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Chefs Guy Fieri and José Andrés Feed Thousands of California Wildfire Victims

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"Our @WCKitchen Relief Team is on the ground in Redding, California to serve the #CarrFire evacuee shelters & emergency crews! Coordinating with @Cal_OES @RedCross @SalvationArmyUS to deliver hot meals with our Food First Responder partners @GuyFieri @OpBBQRelief!" @chefjoseandres / Twitter

Celebrity chefs Guy Fieri, José Andrés and food relief organizations are serving thousands of meals to first responders and evacuees of California's raging wildfires.

There are 15 serious wildfires burning across California as of Tuesday, with 12,300 firefighters battling the infernos. The flames have scorched more than 280,000 acres across the state, forcing more than 44,000 residents to evacuate.


Northern California's Carr Fire, the largest of the wildfires, started on July 23 and tore through the city of Redding. It destroyed more than 1,200 buildings, killed six people and displaced tens of thousands.

Fieri—a Santa Rosa resident who also served barbecue to victims and first responders of last year's wine country fires—headed to Redding on Saturday. Two days later, members of Andrés' nonprofit World Central Kitchen joined the "Diners, Drive-Ins, and Dives" host and fellow food first responders Operation BBQ Relief to provide meals for those in shelters and to first responders, according to CNN.

"My team and I got involved. My son and his buddies, and a bunch of my buddies, loaded up the caravan from wine country and drove four hours up here," Fieri told CNN. "We are just working arm-in-arm with the Salvation Army, local chefs, residents and everybody helping out all of the evacuees."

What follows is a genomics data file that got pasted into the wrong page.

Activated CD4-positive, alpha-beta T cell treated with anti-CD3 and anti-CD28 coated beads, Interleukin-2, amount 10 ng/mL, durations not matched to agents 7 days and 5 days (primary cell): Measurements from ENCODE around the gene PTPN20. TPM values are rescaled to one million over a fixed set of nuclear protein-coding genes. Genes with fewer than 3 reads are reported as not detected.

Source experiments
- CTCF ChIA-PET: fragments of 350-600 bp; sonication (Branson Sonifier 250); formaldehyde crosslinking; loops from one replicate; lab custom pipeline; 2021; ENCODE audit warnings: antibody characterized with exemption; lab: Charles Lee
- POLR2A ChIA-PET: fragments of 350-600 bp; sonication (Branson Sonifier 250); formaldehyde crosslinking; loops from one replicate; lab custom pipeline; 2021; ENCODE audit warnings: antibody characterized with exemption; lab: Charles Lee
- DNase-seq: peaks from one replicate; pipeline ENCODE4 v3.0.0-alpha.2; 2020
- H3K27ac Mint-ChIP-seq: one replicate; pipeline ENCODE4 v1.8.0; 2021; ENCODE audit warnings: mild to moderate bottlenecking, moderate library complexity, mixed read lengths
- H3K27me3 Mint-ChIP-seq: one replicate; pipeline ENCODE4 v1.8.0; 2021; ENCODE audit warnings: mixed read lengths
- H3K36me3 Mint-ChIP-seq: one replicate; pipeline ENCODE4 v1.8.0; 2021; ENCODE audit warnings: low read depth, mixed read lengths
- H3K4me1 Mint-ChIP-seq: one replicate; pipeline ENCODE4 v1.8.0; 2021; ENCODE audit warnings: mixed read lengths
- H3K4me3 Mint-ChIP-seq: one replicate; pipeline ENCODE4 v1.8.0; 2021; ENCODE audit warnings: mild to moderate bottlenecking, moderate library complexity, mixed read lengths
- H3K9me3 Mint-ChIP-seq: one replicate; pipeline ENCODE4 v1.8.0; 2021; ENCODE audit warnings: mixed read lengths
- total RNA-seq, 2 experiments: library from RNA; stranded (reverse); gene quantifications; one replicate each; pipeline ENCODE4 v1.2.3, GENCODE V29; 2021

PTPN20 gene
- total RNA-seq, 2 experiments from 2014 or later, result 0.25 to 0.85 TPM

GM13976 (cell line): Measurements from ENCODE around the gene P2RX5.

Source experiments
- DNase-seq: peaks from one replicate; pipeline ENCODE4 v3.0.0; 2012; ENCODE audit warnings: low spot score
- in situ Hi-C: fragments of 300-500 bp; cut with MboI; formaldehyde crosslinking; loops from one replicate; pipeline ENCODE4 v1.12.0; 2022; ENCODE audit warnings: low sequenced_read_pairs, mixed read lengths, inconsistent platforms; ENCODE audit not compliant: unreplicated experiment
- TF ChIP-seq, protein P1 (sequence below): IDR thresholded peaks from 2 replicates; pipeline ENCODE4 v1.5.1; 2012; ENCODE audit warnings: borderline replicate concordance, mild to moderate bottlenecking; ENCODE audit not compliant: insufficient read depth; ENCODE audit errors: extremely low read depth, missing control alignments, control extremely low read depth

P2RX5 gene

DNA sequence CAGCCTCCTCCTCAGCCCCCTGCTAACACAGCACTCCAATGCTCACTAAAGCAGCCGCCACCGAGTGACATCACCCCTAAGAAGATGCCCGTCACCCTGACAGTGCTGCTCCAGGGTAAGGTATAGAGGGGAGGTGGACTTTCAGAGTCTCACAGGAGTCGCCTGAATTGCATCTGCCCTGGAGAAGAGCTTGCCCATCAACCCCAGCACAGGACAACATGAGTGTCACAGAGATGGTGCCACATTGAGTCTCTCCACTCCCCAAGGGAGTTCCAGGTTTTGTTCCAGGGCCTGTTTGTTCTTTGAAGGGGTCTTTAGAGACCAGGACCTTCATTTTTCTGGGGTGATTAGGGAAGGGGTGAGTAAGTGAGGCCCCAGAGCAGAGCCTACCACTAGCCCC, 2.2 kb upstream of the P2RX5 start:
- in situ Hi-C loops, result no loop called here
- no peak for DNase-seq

The team was able to make more than 1,000 meals twice a day for those affected by the wildfires, Nate Mook, executive director for World Central Kitchen told CNN.

Fieri added, "It's unbelievable to see what folks are going through, but it's even more unbelievable just how great this community is, and [to see] all these folks that have come together."

World Central Kitchen, founded by Michelin-starred chef Andrés in 2010 to provide meals in the wake of natural disasters, also served food to those in need during last year's devastating Thomas Fire in Ventura and Santa Barbara counties, the largest wildfire in the state's modern history.

The nonprofit is coordinating with California's Office of Emergency Services, the Red Cross, and the Salvation Army to oversee food relief. With partners Operation BBQ Relief and Fieri, they established a central kitchen in California that is prepared to provide 5,000 meals across five evacuation centers every day.

Andrés is not currently in the state but is monitoring the situation and will fly in if needed, Mook told CNN.

"We got six chefs in Redding. Depending on the need we will bring more chefs and volunteers. We don't know what the next four days will look like, so he will be paying close attention," he said.

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A volcano erupts on New Zealand's Whakaari/White Island on Dec. 9, 2019. Michael Schade / Twitter